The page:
Naval battles of GuadalcanalEdit

After a successful supply run to Jaluit and troop transport runs to Guadalcanal in September and October, Asashio was part of the escort for Admiral Gunichi Mikawa's Support Force during several naval battles near Guadalcanal in November, but did not see combat. On 14 November, Asashio assisted the damaged light cruiser Isuzu. Desdiv 8 then made three "Tokyo Express" troop transport runs from Rabaul to Buna in late November and early December 1942. After the first, Asashio towed the damaged destroyer Umikaze back to Rabaul on 21 November. The third run was aborted due to Allied air attack on 8 December; Asashio was temporarily disabled by near-misses by bombs off of her stern. The division then made a successful troop transport run to Finschhafen on 18 December.[6]

On 7 January, Asashio and Desdiv 8 escorted Zuikaku, Mutsu and Suzuya from Truk to Kure, then returned to Truk. On 7 February, Desdiv 8 repeated the escort mission to Kure with the carrier Chūyō. The division then escorted another convoy from Truk to Rabaul, and a troop transport run from Rabaul to Madang and back. Desdiv 8 was assigned to Destroyer Squadron 3 of the IJN 8th Fleet on 25 February.[6]

Battle of the Bismarck SeaEdit

On 3 March 1943, Asashio and Desron 3 escorted a troop convoy from Rabaul towards Lae. In the Battle of the Bismarck Sea, the convoy was hit by an Allied air attack. After weathering the first waves, Asashio was bombed and strafed later in the day while attempting to rescue survivors from destroyer Arashio and troopship Nojima Maru. She was lost with some 200 men,[7] approximately 45 nautical miles (83 km) southeast of Finschhafen, New Guinea at position (07°15′S 148°15′E / 7.250°S 148.250°E / -7.250; 148.250Coordinates: 07°15′S 148°15′E / 7.250°S 148.250°E / -7.250; 148.250). Among the casualties was Commander Destroyer Division 8, Captain Yasuo Sato.[6] Few survivors escaped in a lifeboat that also rescued Nojima Maru's captain.[8]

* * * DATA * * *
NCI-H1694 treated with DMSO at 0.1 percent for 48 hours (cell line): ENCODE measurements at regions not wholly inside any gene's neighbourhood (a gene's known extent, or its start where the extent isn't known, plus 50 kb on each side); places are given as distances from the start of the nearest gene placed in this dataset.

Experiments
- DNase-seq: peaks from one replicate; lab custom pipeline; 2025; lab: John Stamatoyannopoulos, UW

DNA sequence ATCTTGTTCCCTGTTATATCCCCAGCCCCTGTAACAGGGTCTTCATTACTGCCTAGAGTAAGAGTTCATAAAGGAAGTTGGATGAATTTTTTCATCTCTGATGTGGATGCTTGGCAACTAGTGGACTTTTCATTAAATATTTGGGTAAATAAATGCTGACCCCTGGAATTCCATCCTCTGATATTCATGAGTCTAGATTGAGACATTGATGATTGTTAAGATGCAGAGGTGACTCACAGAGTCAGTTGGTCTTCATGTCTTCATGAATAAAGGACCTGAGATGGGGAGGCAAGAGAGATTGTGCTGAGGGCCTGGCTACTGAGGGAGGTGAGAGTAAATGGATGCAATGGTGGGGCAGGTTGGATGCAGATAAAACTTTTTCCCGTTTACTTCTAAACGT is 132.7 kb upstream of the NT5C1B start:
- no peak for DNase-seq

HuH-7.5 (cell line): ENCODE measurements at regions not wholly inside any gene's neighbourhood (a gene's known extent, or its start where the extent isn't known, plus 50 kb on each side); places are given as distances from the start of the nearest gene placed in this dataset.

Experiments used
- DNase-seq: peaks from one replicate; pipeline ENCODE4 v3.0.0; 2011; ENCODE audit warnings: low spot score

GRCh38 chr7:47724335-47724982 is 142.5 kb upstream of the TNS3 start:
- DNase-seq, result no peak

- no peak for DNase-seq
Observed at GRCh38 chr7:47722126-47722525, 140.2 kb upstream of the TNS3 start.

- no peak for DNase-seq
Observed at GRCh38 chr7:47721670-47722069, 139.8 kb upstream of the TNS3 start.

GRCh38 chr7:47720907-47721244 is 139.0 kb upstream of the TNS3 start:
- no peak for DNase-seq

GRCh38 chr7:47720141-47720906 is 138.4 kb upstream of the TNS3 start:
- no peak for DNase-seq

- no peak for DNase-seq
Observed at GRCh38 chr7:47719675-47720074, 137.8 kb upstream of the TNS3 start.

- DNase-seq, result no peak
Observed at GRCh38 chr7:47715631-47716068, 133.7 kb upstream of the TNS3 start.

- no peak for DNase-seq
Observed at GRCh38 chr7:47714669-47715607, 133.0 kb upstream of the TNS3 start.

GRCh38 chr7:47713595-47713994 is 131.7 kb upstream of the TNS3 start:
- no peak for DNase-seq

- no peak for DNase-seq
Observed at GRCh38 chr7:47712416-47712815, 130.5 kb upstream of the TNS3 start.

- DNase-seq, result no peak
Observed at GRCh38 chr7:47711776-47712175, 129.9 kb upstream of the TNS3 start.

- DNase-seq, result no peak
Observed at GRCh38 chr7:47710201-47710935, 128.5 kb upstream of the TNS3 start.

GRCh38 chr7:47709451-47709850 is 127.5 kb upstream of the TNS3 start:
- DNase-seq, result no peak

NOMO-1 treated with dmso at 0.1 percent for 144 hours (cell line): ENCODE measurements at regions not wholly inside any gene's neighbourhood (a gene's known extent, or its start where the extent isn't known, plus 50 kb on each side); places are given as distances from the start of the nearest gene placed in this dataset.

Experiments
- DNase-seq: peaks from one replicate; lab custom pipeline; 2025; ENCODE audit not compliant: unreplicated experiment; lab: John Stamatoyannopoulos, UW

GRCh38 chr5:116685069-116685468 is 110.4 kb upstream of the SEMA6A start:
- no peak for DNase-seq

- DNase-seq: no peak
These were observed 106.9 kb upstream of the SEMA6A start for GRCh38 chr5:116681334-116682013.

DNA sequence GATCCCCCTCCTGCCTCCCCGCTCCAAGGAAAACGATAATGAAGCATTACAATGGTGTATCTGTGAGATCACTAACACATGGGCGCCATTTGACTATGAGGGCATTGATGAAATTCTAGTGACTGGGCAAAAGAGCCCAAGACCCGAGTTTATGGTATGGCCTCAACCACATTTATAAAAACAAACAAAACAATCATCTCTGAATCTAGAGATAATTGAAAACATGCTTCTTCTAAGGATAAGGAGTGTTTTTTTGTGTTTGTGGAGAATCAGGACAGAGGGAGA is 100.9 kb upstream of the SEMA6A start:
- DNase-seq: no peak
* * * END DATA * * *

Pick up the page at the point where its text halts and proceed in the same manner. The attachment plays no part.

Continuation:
Asashio was removed from the navy list on 1 April 1943.[9]

NotesEdit

  1. ^ Nelson. Japanese-English Character Dictionary. page 750
  2. ^ Peattie & Evans, Kaigun.
  3. ^ Globalsecurity.org, IJN Asashio class destroyers
  4. ^ Nishidah, Hiroshi (2002). "Asashio class 1st class destroyers". Materials of the Imperial Japanese Navy. 
  5. ^ Allyn D. Nevitt (1998). "Asashio class Destroyers". combinedfleet.com. Retrieved 6 February 2008. 
  6. ^ a b c d e f g Allyn D. Nevitt (1998). "IJN Asashio: Tabular Record of Movement". combinedfleet.com. Retrieved 6 February 2008. 
  7. ^ "IJN Asashio (+1943)". Wrecksite. Retrieved 2016-10-01. 
  8. ^ IJN Asashio: Tabular Record of Movement
  9. ^ Brown, David (1990). Warship Losses of World War Two. Naval Institute Press. ISBN 1-55750-914-X. 

ReferencesEdit

  • D'Albas, Andrieu (1965). Death of a Navy: Japanese Naval Action in World War II. Devin-Adair Pub. ISBN 0-8159-5302-X. 
  • Brown, David (1990). Warship Losses of World War Two. Naval Institute Press. ISBN 1-55750-914-X. 
  • Hammel, Eric (1988). Guadalcanal: Decision at Sea : The Naval Battle of Guadalcanal, Nov. 13–15, 1942. (CA): Pacifica Press. ISBN 0-517-56952-3. 
  • Morison, Samuel Eliot (1961). Aleutians, Gilberts and Marshalls, June 1942 – April 1944, vol. 7 of History of United States Naval Operations in World War II. Boston: Little, Brown and Company. ASIN B0007FBB8I. 
  • Howarth, Stephen (1983). The Fighting Ships of the Rising Sun: The Drama of the Imperial Japanese Navy, 1895–1945. Atheneum. ISBN 0-689-11402-8. 
  • Jentsura, Hansgeorg (1976). Warships of the Imperial Japanese Navy, 1869–1945. US Naval Institute Press. ISBN 0-87021-893-X. 
  • Nelson, Andrew N. (1967). Japanese–English Character Dictionary. Tuttle. ISBN 0-8048-0408-7. 
  • Watts, Anthony J (1967). Japanese Warships of World War II. Doubleday. ASIN B000KEV3J8. 
  • Whitley, M J (2000). Destroyers of World War Two: An International Encyclopedia. London: Arms and Armour Press. ISBN 1-85409-521-8. 

External linksEdit